archeology   1919

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An annotated version of Jared Diamond’s 1995 article “Easter’s End” – Part I 
The content below was written by Jared Diamond and appeared in the August 1, 1995 edition of Discover Magazine ( The content of the article article been widely copy-and-pasted by others and often serves as the basis for what people think they know about the island. Here, I try to provide comments to help update the essay with knowledge that we have gained over the past 25 years.

In just a few centuries [the entire prehistoric occupation was just 500 years: ca. 1200AD to 1722AD. Radiocarbon dates (Mann et al 2008) show the loss of the palm forest took this entire span of time.], the people of Easter Island wiped out their forest [note that choice of the word “wiping” belies the fact that the palm forest was turned into gardens over the entire prehistoric span of occupation and possibly into European times], drove their plants [large palm trees (Jubea Chilensis) with little economic value] and animals [by animals, Diamond means “seabirds.” Excavations by Steadman et al (1994) show that there were once seabirds on the island that are now extinct.] to extinction, and saw their complex society spiral into chaos [according to whom? and when? Archaeologically, we only see changes in settlement patterns after the point of European contact] and cannibalism [there is no empirical evidence of cannibalism on Rapa Nui]. Are we about to follow their lead?
rapa-nui  easter-island  civilisation  collapse  jared-diamond  history  archeology  Carl-Lipo  annotation  1995  2018 
17 hours ago by zzkt
The Paleo Diet May Need a Rewrite, Ancient Humans Feasted on a Wide Variety of Plants | Smart News | Smithsonian
Archeological dig in Israel finds paleo humans ate a large variety of fruit, nuts, grains, and meat
archeology  q4  2016  israel  plant  iet  paleo  digital  grain  nut  meat  fruit  vegetable  primal  science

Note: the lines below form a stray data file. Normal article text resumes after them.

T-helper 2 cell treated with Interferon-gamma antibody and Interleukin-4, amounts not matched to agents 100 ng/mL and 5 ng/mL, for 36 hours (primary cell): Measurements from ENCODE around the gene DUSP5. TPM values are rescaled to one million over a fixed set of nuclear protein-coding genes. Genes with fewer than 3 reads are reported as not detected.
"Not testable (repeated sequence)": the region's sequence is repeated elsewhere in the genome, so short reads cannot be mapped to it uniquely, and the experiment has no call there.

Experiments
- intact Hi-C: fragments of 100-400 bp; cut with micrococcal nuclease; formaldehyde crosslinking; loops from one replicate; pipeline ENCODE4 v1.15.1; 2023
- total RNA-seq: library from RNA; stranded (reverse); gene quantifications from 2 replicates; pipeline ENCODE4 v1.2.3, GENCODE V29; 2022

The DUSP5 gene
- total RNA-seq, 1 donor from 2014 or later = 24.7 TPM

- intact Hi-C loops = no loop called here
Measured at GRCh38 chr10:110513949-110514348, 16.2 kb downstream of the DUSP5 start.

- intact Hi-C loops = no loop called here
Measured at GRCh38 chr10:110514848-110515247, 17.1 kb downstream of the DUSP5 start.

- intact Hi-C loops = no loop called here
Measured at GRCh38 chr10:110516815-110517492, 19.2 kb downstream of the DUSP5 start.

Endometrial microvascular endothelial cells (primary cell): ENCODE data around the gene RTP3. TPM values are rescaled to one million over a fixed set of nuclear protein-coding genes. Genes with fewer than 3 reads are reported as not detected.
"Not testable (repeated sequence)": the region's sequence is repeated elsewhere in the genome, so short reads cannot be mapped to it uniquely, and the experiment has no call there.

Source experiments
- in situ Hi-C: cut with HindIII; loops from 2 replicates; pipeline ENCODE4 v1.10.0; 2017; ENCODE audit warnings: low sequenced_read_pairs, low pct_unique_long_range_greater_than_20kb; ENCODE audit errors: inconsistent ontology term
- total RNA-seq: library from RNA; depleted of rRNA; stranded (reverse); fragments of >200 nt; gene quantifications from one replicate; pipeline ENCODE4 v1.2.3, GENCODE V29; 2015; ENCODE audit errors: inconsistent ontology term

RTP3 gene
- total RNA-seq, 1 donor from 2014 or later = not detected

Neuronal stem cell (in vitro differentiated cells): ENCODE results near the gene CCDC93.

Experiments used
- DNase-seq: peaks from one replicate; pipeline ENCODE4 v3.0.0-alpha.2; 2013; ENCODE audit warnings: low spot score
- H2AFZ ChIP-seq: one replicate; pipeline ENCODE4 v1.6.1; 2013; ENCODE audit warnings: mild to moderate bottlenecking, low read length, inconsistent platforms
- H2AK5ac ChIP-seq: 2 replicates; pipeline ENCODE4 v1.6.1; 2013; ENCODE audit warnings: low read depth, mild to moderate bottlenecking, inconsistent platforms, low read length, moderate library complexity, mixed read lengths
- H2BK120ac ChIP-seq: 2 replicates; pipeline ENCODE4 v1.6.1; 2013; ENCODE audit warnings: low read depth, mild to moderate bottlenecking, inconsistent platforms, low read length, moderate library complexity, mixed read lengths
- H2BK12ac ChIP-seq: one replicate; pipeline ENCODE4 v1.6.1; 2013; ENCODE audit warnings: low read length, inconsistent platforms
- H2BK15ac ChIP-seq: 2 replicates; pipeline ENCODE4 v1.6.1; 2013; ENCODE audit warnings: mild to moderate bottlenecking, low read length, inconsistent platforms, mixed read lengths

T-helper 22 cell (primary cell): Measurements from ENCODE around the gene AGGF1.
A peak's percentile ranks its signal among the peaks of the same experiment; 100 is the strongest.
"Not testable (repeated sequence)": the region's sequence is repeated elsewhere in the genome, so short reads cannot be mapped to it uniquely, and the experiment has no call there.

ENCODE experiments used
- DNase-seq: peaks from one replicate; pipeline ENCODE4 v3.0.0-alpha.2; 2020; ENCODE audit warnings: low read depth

17 days ago by csrollyson
Will Hunt, "Of Cesspits and Sewers"
"As it turns out, archives all over Europe hold documents that reveal long-ignored systems of public health and hygiene. In cities throughout the Netherlands, going back as far as the thirteenth century, so-called mud officials patrolled the streets, doling out fines to citizens who disposed of their waste inappropriately. Other cities benefited from the services of “waste citizens,” who were enlisted to clean specific places in the city in exchange for citizenship."

"The Dutch Golden Age, then, not the medieval era, was when Leiden transformed into the foul city of Victorian imagination."

"Van Oosten—along with Coomans and other colleagues—now participates in a multidisciplinary research initiative called Premodern Healthscaping. The project aims to reveal the sophistication of public health and sanitation in late medieval cities."
2019Faves  Archeology  Cities  WillHunt  ArcheologyMagazine  MedievalTimes  TheNetherlands  Leiden  sanitation  infrastructure 
27 days ago by briansholis
Nine people came together at CERN for five days and made something amazing. I still can’t quite believe it.
web  browser  archeology 
5 weeks ago by Gwendoux

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